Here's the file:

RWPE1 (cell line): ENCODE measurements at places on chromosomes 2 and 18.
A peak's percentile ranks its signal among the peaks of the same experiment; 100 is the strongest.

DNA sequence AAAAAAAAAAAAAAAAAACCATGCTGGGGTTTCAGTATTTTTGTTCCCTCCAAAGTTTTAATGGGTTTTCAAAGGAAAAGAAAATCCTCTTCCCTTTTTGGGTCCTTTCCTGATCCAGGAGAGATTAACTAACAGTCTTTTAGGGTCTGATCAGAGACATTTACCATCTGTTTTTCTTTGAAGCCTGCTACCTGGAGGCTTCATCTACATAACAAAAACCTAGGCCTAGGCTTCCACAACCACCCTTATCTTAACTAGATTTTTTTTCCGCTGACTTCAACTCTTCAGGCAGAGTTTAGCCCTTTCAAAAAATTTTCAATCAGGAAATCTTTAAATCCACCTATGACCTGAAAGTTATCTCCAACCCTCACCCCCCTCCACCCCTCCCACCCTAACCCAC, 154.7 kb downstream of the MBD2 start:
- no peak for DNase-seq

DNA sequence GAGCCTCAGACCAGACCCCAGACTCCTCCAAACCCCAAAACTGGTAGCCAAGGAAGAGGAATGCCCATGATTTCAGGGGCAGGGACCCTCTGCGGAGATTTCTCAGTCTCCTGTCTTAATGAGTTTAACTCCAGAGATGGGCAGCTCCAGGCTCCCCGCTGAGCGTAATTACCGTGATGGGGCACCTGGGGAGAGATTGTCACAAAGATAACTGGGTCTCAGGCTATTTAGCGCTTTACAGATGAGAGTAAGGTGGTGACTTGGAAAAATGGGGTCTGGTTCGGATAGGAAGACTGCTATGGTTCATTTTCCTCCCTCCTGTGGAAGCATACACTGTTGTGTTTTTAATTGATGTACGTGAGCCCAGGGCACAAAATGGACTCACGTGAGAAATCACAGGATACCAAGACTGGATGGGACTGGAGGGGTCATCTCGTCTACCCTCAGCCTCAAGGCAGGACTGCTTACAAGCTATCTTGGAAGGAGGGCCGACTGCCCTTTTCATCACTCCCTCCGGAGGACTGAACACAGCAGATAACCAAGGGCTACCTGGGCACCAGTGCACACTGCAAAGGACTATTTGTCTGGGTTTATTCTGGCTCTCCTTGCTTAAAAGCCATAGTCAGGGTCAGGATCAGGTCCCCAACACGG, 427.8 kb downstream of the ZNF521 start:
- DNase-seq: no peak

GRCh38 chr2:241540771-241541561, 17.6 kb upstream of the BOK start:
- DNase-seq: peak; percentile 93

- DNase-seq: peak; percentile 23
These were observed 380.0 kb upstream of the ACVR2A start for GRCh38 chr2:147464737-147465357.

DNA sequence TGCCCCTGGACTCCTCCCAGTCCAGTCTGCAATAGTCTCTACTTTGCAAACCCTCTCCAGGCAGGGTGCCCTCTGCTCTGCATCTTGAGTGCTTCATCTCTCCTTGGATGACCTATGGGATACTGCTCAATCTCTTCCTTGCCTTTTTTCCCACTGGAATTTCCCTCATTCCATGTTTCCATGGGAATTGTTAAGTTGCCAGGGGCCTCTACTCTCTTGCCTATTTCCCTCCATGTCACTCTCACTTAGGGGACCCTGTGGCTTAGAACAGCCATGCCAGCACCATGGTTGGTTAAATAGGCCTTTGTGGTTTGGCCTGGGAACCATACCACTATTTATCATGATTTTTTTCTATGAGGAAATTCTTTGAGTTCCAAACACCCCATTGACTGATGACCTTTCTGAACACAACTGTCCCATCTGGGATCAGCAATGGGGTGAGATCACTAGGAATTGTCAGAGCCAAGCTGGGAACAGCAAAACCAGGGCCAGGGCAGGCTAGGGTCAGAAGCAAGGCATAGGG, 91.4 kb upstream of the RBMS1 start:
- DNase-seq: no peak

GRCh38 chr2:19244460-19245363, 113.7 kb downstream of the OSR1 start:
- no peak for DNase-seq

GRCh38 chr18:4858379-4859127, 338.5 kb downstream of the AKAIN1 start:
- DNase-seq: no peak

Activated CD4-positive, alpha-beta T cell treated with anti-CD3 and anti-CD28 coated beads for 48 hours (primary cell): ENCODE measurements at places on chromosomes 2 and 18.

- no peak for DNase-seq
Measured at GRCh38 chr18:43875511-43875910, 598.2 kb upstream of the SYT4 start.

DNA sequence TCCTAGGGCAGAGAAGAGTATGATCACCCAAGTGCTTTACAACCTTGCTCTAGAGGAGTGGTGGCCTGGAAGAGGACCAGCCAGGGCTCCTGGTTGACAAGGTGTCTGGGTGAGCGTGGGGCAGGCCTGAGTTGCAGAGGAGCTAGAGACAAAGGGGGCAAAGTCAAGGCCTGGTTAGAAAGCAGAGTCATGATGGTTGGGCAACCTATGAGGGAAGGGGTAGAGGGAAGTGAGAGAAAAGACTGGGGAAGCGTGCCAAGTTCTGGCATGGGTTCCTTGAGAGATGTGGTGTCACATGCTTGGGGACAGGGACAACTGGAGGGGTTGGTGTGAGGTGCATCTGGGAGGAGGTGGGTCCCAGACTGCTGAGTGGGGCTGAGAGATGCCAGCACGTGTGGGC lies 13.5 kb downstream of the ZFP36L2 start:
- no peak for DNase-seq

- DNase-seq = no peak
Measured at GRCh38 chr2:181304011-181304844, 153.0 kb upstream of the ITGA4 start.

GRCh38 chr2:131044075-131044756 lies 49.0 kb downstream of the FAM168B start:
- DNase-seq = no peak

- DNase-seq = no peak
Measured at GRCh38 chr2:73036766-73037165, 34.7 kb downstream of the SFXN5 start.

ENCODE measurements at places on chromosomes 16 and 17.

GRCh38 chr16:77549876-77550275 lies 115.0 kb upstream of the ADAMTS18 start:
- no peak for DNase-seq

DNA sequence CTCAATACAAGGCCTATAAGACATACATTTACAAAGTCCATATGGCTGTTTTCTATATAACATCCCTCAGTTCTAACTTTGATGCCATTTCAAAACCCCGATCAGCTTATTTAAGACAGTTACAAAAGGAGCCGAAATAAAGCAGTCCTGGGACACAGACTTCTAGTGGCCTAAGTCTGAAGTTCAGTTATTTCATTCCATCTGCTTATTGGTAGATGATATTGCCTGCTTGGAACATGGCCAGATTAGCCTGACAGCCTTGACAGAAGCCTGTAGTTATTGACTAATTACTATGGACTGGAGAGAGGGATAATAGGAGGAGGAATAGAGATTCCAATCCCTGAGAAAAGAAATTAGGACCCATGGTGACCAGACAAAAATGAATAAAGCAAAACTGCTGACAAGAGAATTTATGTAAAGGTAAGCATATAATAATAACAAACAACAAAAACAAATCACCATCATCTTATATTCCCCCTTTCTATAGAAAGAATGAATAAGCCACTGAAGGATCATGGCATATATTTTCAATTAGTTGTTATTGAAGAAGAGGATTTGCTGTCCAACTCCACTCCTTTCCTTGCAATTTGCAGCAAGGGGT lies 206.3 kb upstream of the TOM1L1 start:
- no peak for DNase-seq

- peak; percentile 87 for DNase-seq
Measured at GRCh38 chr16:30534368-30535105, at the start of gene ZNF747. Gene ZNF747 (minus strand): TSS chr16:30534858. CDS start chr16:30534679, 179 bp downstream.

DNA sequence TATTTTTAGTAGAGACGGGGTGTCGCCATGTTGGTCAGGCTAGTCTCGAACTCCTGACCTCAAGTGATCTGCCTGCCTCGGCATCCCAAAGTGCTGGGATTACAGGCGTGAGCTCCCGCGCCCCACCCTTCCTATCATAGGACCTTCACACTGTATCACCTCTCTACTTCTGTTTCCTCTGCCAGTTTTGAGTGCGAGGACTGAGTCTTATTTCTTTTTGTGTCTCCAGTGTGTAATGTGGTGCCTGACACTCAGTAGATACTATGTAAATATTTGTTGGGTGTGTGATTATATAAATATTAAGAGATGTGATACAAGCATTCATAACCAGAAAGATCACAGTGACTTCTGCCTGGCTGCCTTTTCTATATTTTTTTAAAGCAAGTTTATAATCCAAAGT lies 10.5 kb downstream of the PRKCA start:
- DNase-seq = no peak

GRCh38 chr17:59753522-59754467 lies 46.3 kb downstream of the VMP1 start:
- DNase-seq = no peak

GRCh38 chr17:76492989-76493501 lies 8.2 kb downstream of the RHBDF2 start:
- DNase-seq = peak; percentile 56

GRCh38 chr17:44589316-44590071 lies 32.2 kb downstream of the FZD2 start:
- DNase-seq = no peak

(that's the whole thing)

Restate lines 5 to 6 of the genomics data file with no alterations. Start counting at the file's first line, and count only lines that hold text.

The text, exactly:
DNA sequence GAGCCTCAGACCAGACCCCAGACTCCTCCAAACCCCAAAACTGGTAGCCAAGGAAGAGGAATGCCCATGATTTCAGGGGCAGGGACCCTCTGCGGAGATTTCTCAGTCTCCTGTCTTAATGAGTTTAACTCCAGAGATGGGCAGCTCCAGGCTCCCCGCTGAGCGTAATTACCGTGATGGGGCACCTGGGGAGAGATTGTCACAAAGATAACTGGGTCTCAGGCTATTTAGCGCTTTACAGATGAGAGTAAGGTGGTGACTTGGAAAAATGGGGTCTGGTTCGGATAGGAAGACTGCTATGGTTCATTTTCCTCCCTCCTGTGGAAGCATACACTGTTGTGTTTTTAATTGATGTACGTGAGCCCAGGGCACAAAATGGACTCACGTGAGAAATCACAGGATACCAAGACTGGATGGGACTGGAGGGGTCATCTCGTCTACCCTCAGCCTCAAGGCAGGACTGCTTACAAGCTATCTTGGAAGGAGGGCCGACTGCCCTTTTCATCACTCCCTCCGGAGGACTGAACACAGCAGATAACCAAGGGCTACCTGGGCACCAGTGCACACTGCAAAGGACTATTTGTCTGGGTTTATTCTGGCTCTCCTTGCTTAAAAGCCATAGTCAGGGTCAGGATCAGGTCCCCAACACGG, 427.8 kb downstream of the ZNF521 start:
- DNase-seq: no peak